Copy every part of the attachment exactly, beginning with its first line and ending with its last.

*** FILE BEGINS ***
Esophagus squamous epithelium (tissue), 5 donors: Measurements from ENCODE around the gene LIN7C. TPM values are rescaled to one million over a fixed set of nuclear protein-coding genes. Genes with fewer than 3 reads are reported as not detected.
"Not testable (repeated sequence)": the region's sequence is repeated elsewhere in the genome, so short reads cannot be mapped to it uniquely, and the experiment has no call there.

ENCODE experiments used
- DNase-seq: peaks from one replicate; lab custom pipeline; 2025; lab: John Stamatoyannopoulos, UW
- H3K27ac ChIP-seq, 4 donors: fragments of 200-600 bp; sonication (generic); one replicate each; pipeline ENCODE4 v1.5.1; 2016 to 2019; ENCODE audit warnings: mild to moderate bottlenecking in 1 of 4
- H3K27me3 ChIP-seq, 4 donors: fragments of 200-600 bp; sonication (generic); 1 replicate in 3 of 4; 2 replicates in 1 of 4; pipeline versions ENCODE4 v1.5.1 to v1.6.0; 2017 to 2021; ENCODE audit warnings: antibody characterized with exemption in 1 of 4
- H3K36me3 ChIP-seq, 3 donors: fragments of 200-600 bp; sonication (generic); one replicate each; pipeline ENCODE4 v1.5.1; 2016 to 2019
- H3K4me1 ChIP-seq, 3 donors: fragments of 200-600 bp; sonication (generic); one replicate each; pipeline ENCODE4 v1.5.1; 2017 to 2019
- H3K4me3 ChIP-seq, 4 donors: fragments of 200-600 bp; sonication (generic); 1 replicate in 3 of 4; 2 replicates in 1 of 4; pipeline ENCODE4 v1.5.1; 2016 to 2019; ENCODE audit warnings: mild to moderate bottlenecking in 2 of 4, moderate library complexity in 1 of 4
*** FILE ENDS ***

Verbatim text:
Esophagus squamous epithelium (tissue), 5 donors: Measurements from ENCODE around the gene LIN7C. TPM values are rescaled to one million over a fixed set of nuclear protein-coding genes. Genes with fewer than 3 reads are reported as not detected.
"Not testable (repeated sequence)": the region's sequence is repeated elsewhere in the genome, so short reads cannot be mapped to it uniquely, and the experiment has no call there.

ENCODE experiments used
- DNase-seq: peaks from one replicate; lab custom pipeline; 2025; lab: John Stamatoyannopoulos, UW
- H3K27ac ChIP-seq, 4 donors: fragments of 200-600 bp; sonication (generic); one replicate each; pipeline ENCODE4 v1.5.1; 2016 to 2019; ENCODE audit warnings: mild to moderate bottlenecking in 1 of 4
- H3K27me3 ChIP-seq, 4 donors: fragments of 200-600 bp; sonication (generic); 1 replicate in 3 of 4; 2 replicates in 1 of 4; pipeline versions ENCODE4 v1.5.1 to v1.6.0; 2017 to 2021; ENCODE audit warnings: antibody characterized with exemption in 1 of 4
- H3K36me3 ChIP-seq, 3 donors: fragments of 200-600 bp; sonication (generic); one replicate each; pipeline ENCODE4 v1.5.1; 2016 to 2019
- H3K4me1 ChIP-seq, 3 donors: fragments of 200-600 bp; sonication (generic); one replicate each; pipeline ENCODE4 v1.5.1; 2017 to 2019
- H3K4me3 ChIP-seq, 4 donors: fragments of 200-600 bp; sonication (generic); 1 replicate in 3 of 4; 2 replicates in 1 of 4; pipeline ENCODE4 v1.5.1; 2016 to 2019; ENCODE audit warnings: mild to moderate bottlenecking in 2 of 4, moderate library complexity in 1 of 4